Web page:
Extensive lymph node surgery may not be necessary for some patients with melanoma

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Published: 30 May 2015
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Prof Claus Garbe - University of Tübingen, Tübingen, Germany

Prof Garbe talks to ecancertv at ASCO 2015 about a randomised study which found that surgical removal of the lymph nodes surrounding a melanoma tumour after a positive lymph node biopsy (melanoma found in node) does not improve survival.

Read the news article and watch the press conference for more.

ASCO 2015

Extensive lymph node surgery may not be necessary for some patients with melanoma

Prof Claus Garbe - University of Tübingen, Tübingen, Germany

You’ve been looking at sentinel lymph node biopsy positive patients with melanoma. Why were you looking at them, what did you want to find out?

The recommendation today is that sentinel lymph node positive patients should receive a complete lymphadenectomy which is major surgery and also has adverse events like a rather high rate of permanent lymphedema. So our question was do these patients benefit in respect to survival from the complete lymphadenectomy? And in order to answer that we conducted a randomised trial within the German Dermatological Co-operative Oncology Group, forty centres.

You had the revolutionary idea that maybe not doing anything might be a good idea.

Yes, and so indeed we needed nine years in order to enrol 483 patients. Two-thirds of the patients refused to participate in this trial because they wanted not to be randomised either to surgery or to observation but they wanted to decide on their own.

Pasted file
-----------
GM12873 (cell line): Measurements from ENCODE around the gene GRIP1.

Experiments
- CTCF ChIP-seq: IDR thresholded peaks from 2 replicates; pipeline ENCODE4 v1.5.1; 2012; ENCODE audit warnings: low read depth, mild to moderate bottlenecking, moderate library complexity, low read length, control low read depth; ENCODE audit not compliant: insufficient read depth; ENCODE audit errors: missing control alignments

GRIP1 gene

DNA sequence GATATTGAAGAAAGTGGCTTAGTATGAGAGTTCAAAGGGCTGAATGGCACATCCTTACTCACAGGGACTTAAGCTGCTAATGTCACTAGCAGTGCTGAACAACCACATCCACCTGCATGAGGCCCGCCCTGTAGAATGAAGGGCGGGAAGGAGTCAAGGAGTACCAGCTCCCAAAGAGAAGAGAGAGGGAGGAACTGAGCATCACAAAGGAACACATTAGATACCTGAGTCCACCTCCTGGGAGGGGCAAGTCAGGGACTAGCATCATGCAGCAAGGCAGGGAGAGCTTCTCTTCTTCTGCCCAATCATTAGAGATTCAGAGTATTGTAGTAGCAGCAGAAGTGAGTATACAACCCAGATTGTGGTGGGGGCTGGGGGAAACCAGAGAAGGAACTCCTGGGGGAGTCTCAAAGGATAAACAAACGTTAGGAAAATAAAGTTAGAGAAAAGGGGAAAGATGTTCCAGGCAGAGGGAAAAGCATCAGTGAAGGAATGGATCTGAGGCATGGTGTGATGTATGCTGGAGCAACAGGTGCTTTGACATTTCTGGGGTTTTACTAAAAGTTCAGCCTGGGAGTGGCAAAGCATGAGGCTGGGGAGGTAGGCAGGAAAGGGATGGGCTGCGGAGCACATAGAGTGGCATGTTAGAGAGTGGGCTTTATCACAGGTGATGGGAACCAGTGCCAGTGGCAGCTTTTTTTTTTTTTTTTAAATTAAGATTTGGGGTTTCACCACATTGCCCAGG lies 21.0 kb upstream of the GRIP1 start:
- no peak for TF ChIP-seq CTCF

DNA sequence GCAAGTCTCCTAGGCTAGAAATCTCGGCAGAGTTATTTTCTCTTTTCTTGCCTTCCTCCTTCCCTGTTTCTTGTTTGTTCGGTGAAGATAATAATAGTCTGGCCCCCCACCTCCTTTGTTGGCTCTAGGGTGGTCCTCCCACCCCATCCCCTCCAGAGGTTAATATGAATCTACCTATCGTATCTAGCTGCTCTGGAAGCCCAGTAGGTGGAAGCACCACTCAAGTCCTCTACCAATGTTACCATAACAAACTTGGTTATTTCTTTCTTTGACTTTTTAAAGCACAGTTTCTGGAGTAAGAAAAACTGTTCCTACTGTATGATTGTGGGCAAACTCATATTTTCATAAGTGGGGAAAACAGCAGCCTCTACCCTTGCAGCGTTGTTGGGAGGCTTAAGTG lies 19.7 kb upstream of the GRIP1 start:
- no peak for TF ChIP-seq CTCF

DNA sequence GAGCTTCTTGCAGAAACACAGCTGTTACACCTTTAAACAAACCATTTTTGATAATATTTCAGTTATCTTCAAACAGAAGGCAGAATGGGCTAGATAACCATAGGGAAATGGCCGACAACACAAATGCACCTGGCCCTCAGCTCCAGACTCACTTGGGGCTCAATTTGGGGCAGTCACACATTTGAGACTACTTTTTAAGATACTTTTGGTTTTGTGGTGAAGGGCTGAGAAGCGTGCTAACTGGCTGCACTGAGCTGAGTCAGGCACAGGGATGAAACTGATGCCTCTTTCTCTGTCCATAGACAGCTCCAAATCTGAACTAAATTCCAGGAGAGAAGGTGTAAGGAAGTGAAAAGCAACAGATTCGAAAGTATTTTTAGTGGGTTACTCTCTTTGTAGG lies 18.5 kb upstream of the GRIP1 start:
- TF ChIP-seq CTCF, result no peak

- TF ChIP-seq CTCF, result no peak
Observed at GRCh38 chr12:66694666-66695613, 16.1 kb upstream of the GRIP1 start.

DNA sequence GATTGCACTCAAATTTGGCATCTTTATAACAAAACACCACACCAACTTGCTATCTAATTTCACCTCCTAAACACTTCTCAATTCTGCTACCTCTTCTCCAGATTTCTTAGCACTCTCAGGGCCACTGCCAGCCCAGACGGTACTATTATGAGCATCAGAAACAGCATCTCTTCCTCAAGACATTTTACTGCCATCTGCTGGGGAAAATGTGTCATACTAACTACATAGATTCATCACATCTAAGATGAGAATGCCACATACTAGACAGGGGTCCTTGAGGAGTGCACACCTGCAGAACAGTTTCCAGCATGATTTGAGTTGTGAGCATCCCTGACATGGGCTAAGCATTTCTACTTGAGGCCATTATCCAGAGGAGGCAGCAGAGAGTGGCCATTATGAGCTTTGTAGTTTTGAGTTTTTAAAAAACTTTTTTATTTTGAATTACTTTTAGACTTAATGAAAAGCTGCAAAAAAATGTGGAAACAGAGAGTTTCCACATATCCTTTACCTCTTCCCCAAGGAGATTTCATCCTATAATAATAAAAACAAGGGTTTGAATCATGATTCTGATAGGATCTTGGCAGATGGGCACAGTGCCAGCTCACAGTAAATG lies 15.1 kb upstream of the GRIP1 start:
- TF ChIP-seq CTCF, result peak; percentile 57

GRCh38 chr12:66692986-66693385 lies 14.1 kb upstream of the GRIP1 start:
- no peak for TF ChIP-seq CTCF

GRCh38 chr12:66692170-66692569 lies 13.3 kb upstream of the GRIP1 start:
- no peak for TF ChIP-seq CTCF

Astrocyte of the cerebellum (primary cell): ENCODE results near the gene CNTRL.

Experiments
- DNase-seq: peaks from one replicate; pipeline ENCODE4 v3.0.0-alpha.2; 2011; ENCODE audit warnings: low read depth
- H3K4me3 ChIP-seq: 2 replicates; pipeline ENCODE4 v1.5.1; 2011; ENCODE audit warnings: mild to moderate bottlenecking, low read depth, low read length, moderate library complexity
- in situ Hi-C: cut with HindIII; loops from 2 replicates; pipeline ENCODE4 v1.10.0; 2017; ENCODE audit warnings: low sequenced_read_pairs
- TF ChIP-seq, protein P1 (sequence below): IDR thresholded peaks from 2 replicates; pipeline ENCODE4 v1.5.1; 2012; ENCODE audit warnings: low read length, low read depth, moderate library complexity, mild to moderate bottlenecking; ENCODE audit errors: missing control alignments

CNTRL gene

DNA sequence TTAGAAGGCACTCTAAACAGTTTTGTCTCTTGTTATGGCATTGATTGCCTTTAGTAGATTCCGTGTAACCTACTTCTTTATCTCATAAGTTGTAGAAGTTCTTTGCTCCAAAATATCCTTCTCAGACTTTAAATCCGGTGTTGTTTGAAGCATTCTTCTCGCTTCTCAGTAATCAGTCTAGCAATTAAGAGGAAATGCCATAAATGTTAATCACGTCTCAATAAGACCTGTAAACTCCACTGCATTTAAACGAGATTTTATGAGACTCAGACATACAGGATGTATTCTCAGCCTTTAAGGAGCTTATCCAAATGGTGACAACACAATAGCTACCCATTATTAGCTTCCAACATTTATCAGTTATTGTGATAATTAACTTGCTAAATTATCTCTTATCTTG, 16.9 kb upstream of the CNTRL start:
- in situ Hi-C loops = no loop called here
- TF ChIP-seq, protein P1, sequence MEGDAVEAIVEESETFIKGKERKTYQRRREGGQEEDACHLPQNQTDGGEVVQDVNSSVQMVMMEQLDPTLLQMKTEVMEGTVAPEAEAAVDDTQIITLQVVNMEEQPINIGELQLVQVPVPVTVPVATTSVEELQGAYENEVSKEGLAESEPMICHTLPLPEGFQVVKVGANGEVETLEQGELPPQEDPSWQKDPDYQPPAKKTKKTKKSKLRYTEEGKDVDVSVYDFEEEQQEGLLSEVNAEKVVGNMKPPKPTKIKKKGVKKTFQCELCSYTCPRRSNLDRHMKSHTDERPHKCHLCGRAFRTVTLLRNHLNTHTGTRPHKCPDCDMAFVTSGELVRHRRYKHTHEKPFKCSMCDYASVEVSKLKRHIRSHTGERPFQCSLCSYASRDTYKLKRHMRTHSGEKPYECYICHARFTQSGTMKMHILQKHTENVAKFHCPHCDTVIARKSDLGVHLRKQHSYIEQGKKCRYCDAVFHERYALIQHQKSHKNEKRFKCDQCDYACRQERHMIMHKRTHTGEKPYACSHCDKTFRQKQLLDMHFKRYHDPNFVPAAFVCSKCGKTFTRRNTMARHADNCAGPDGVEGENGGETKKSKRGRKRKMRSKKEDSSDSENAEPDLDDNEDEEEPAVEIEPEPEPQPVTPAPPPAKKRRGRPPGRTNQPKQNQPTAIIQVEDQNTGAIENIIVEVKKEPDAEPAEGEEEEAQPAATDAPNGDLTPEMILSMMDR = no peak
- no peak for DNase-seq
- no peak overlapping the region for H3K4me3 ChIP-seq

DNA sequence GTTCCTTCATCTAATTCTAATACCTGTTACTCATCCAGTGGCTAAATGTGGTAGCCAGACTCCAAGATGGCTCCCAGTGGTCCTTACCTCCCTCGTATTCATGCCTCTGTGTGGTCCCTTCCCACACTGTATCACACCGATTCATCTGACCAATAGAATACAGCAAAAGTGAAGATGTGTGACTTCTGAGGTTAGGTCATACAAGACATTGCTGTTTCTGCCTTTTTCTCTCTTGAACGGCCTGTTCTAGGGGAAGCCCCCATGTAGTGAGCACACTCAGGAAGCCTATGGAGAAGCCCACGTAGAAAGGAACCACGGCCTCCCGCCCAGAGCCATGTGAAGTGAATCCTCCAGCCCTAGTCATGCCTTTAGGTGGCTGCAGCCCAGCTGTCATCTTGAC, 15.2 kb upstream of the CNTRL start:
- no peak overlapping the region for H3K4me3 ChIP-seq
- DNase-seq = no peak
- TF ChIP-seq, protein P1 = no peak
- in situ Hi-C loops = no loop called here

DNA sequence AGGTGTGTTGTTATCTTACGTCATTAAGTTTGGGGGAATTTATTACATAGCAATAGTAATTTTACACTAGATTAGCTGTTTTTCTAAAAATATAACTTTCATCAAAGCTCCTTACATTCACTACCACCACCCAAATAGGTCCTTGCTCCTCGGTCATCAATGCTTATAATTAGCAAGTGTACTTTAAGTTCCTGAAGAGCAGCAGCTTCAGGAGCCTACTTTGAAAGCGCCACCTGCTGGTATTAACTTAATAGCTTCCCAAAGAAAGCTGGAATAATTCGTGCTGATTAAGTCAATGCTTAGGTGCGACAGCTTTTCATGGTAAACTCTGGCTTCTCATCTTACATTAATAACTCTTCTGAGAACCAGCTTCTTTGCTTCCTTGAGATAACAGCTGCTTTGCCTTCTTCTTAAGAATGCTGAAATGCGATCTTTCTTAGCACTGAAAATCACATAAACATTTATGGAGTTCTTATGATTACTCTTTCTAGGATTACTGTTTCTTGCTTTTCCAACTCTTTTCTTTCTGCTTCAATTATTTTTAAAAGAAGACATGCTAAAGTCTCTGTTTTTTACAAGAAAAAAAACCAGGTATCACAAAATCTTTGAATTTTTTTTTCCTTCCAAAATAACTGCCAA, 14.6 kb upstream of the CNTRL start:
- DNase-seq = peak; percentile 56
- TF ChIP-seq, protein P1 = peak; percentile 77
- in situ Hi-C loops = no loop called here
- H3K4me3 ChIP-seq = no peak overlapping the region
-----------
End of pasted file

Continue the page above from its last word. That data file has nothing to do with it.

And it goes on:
They wanted action which people often do want action. But what happened?

So the outcome is that we do not find a survival benefit. So in terms of distant metastasis free survival we have only a difference of 0.3% after three years. Similarly, for the melanoma specific overall survival the curves overlap completely and this is also true for the recurrence free survival. The only difference is we have a higher local control in the lymph node basin after performing a complete lymphadenectomy. But the difference is not large, 14% recurrences in the lymph node basin in the observation group and 8% recurrences in the lymphadenectomy group, so it’s a question whether this is clinically meaningful.

What are the clear clinical implications coming from this then?

I think we have to really think whether we can recommend our patients the complete lymphadenectomy when they have a positive sentinel node. I guess the answer in Europe will be no and in the US probably they want to wait until their study shows the same results.

Now, this is a phase III study so what do you think, then, is the bottom line coming out of this?

Probably we will decide in Germany not to recommend the complete lymphadenectomy in positive sentinel lymph node patients. And I expect that we will have this in our guidelines soon.